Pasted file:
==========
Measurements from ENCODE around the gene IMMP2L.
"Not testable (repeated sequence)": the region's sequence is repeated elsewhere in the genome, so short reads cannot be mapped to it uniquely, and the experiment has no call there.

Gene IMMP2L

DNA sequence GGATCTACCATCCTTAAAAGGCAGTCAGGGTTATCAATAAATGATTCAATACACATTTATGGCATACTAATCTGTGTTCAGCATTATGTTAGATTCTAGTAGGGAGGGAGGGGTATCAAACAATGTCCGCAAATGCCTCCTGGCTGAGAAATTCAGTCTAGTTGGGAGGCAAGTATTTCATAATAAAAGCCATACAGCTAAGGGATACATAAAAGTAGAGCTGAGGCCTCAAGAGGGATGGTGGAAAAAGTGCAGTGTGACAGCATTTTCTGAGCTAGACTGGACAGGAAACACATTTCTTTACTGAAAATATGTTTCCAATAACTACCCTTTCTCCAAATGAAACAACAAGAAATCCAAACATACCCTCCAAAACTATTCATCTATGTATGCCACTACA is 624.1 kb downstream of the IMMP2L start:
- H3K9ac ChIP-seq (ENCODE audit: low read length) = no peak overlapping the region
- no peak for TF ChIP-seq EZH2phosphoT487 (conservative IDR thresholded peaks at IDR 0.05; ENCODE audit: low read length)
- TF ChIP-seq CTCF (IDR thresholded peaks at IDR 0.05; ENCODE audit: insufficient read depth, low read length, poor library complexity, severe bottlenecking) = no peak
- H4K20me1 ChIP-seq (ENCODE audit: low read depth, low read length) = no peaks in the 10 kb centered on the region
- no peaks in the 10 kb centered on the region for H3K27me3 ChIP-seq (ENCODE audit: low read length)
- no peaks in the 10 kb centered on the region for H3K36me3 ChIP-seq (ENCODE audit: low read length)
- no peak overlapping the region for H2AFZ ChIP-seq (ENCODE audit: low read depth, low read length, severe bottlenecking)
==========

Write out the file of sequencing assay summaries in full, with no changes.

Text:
Measurements from ENCODE around the gene IMMP2L.
"Not testable (repeated sequence)": the region's sequence is repeated elsewhere in the genome, so short reads cannot be mapped to it uniquely, and the experiment has no call there.

Gene IMMP2L

DNA sequence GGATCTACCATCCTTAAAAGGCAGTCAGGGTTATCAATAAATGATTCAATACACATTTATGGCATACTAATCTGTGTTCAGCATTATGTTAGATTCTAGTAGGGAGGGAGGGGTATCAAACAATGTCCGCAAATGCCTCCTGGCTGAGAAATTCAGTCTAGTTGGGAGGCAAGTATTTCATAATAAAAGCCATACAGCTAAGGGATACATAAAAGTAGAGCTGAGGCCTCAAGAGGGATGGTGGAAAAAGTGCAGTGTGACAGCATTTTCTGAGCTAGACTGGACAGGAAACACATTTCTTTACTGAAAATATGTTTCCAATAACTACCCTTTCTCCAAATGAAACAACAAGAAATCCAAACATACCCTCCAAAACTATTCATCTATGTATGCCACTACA is 624.1 kb downstream of the IMMP2L start:
- H3K9ac ChIP-seq (ENCODE audit: low read length) = no peak overlapping the region
- no peak for TF ChIP-seq EZH2phosphoT487 (conservative IDR thresholded peaks at IDR 0.05; ENCODE audit: low read length)
- TF ChIP-seq CTCF (IDR thresholded peaks at IDR 0.05; ENCODE audit: insufficient read depth, low read length, poor library complexity, severe bottlenecking) = no peak
- H4K20me1 ChIP-seq (ENCODE audit: low read depth, low read length) = no peaks in the 10 kb centered on the region
- no peaks in the 10 kb centered on the region for H3K27me3 ChIP-seq (ENCODE audit: low read length)
- no peaks in the 10 kb centered on the region for H3K36me3 ChIP-seq (ENCODE audit: low read length)
- no peak overlapping the region for H2AFZ ChIP-seq (ENCODE audit: low read depth, low read length, severe bottlenecking)